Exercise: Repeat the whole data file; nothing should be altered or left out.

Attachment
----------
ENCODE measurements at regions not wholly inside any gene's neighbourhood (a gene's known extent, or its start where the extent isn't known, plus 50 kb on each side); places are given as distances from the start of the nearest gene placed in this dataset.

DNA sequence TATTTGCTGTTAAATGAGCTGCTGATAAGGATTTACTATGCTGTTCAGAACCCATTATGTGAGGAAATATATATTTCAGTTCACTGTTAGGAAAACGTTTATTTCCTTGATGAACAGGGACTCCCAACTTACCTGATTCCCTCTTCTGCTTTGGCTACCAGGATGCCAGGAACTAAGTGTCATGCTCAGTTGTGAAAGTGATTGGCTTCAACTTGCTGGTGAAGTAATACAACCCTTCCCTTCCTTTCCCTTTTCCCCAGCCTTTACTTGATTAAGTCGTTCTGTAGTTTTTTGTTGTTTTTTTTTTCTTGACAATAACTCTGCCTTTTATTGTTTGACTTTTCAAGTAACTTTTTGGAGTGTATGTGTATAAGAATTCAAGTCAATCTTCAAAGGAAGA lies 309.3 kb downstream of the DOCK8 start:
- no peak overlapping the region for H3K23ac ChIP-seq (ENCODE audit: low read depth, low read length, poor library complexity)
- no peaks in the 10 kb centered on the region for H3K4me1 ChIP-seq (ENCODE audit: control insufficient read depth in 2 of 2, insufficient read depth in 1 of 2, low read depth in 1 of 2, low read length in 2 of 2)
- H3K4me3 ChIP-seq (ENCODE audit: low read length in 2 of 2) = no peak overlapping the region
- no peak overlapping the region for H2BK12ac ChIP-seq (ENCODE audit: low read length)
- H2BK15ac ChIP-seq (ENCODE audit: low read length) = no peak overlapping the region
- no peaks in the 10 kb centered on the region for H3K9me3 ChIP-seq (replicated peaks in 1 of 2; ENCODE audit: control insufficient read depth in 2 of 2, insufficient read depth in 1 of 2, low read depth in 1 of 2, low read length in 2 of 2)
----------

ENCODE measurements at regions not wholly inside any gene's neighbourhood (a gene's known extent, or its start where the extent isn't known, plus 50 kb on each side); places are given as distances from the start of the nearest gene placed in this dataset.

DNA sequence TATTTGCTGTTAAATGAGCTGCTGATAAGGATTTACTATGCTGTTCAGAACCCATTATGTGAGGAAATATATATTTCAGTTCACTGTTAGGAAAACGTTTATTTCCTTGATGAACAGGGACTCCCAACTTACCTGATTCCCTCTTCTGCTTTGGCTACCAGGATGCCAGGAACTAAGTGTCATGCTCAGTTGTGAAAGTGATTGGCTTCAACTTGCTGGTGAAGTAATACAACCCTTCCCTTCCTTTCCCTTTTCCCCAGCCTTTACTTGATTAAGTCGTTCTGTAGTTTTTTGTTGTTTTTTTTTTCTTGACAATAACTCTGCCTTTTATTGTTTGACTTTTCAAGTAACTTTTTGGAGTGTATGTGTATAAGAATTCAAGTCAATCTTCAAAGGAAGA lies 309.3 kb downstream of the DOCK8 start:
- no peak overlapping the region for H3K23ac ChIP-seq (ENCODE audit: low read depth, low read length, poor library complexity)
- no peaks in the 10 kb centered on the region for H3K4me1 ChIP-seq (ENCODE audit: control insufficient read depth in 2 of 2, insufficient read depth in 1 of 2, low read depth in 1 of 2, low read length in 2 of 2)
- H3K4me3 ChIP-seq (ENCODE audit: low read length in 2 of 2) = no peak overlapping the region
- no peak overlapping the region for H2BK12ac ChIP-seq (ENCODE audit: low read length)
- H2BK15ac ChIP-seq (ENCODE audit: low read length) = no peak overlapping the region
- no peaks in the 10 kb centered on the region for H3K9me3 ChIP-seq (replicated peaks in 1 of 2; ENCODE audit: control insufficient read depth in 2 of 2, insufficient read depth in 1 of 2, low read depth in 1 of 2, low read length in 2 of 2)